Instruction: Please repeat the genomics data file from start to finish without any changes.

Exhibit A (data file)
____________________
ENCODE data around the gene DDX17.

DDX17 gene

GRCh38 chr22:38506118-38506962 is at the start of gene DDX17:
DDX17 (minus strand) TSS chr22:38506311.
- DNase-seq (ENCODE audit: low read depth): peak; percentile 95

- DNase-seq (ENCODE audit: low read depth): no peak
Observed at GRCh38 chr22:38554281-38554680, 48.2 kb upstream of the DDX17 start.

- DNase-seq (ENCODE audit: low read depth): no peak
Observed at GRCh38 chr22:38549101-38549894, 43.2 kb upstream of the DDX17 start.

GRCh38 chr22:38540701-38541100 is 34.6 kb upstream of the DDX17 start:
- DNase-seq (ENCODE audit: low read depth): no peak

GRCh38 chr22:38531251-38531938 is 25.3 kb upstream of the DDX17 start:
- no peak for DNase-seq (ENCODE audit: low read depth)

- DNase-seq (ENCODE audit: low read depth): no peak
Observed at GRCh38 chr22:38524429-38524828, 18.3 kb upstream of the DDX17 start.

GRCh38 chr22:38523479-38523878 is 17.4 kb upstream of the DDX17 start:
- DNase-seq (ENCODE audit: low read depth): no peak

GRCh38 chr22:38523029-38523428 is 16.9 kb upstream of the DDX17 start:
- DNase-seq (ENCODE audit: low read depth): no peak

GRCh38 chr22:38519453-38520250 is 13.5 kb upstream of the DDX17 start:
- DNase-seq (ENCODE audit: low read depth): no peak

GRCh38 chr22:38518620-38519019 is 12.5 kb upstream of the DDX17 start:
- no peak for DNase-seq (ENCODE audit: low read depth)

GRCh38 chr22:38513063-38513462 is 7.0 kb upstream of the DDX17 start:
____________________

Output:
ENCODE data around the gene DDX17.

DDX17 gene

GRCh38 chr22:38506118-38506962 is at the start of gene DDX17:
DDX17 (minus strand) TSS chr22:38506311.
- DNase-seq (ENCODE audit: low read depth): peak; percentile 95

- DNase-seq (ENCODE audit: low read depth): no peak
Observed at GRCh38 chr22:38554281-38554680, 48.2 kb upstream of the DDX17 start.

- DNase-seq (ENCODE audit: low read depth): no peak
Observed at GRCh38 chr22:38549101-38549894, 43.2 kb upstream of the DDX17 start.

GRCh38 chr22:38540701-38541100 is 34.6 kb upstream of the DDX17 start:
- DNase-seq (ENCODE audit: low read depth): no peak

GRCh38 chr22:38531251-38531938 is 25.3 kb upstream of the DDX17 start:
- no peak for DNase-seq (ENCODE audit: low read depth)

- DNase-seq (ENCODE audit: low read depth): no peak
Observed at GRCh38 chr22:38524429-38524828, 18.3 kb upstream of the DDX17 start.

GRCh38 chr22:38523479-38523878 is 17.4 kb upstream of the DDX17 start:
- DNase-seq (ENCODE audit: low read depth): no peak

GRCh38 chr22:38523029-38523428 is 16.9 kb upstream of the DDX17 start:
- DNase-seq (ENCODE audit: low read depth): no peak

GRCh38 chr22:38519453-38520250 is 13.5 kb upstream of the DDX17 start:
- DNase-seq (ENCODE audit: low read depth): no peak

GRCh38 chr22:38518620-38519019 is 12.5 kb upstream of the DDX17 start:
- no peak for DNase-seq (ENCODE audit: low read depth)

GRCh38 chr22:38513063-38513462 is 7.0 kb upstream of the DDX17 start: